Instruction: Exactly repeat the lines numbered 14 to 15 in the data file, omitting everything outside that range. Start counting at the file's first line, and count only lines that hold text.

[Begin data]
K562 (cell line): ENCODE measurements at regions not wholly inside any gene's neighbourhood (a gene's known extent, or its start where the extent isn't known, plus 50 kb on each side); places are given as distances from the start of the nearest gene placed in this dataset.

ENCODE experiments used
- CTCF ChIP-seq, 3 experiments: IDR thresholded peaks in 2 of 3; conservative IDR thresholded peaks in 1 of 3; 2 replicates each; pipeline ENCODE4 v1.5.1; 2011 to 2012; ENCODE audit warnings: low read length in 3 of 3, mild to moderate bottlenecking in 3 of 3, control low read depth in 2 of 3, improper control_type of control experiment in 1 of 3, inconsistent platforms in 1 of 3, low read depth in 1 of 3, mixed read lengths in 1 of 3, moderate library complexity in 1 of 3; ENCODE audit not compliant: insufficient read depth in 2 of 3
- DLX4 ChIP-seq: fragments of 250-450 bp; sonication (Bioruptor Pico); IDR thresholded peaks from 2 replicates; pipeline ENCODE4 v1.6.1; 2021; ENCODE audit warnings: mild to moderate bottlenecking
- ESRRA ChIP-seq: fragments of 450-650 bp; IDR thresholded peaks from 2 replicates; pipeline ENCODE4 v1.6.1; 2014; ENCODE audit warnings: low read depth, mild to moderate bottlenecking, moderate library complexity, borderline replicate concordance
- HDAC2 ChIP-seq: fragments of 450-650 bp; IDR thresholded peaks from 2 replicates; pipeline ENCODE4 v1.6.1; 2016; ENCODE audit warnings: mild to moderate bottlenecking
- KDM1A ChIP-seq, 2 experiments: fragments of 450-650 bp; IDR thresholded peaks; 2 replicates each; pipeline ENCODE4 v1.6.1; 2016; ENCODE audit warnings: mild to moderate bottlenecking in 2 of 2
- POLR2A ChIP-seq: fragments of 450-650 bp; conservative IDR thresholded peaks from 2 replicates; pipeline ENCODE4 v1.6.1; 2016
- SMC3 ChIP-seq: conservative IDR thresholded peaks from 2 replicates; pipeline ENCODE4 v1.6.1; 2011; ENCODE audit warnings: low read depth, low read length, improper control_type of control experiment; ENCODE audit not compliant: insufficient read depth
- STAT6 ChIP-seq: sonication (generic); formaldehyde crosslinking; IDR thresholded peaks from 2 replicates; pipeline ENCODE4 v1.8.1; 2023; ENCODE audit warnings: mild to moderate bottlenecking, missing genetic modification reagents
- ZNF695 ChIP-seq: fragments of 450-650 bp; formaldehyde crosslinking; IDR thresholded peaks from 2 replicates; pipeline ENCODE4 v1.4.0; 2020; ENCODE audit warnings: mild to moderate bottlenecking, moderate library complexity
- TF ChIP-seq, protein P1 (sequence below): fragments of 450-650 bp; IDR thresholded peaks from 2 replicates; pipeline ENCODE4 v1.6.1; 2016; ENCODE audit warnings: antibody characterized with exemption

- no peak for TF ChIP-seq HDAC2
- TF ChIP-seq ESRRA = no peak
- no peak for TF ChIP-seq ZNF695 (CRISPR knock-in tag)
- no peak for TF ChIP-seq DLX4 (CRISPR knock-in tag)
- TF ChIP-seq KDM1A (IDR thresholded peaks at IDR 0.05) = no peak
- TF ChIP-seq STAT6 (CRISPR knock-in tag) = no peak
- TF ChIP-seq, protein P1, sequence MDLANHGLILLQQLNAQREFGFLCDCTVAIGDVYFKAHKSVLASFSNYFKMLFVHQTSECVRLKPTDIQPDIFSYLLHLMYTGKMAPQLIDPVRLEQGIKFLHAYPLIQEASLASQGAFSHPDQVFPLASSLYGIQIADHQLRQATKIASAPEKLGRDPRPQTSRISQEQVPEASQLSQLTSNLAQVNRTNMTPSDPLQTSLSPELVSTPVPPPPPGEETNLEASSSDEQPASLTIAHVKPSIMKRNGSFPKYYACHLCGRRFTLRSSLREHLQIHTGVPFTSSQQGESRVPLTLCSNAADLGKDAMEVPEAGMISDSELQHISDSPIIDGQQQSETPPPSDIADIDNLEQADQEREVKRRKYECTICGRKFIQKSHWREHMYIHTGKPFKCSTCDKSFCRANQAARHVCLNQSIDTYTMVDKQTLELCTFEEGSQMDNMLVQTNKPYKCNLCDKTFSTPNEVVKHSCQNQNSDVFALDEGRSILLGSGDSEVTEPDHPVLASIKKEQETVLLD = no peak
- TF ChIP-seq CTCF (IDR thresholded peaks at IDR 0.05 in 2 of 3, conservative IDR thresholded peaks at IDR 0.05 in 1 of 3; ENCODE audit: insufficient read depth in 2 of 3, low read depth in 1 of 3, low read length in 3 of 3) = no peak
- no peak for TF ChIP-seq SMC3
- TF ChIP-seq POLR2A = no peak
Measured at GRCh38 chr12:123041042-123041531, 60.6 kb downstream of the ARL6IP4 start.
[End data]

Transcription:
- TF ChIP-seq ESRRA = no peak
- no peak for TF ChIP-seq ZNF695 (CRISPR knock-in tag)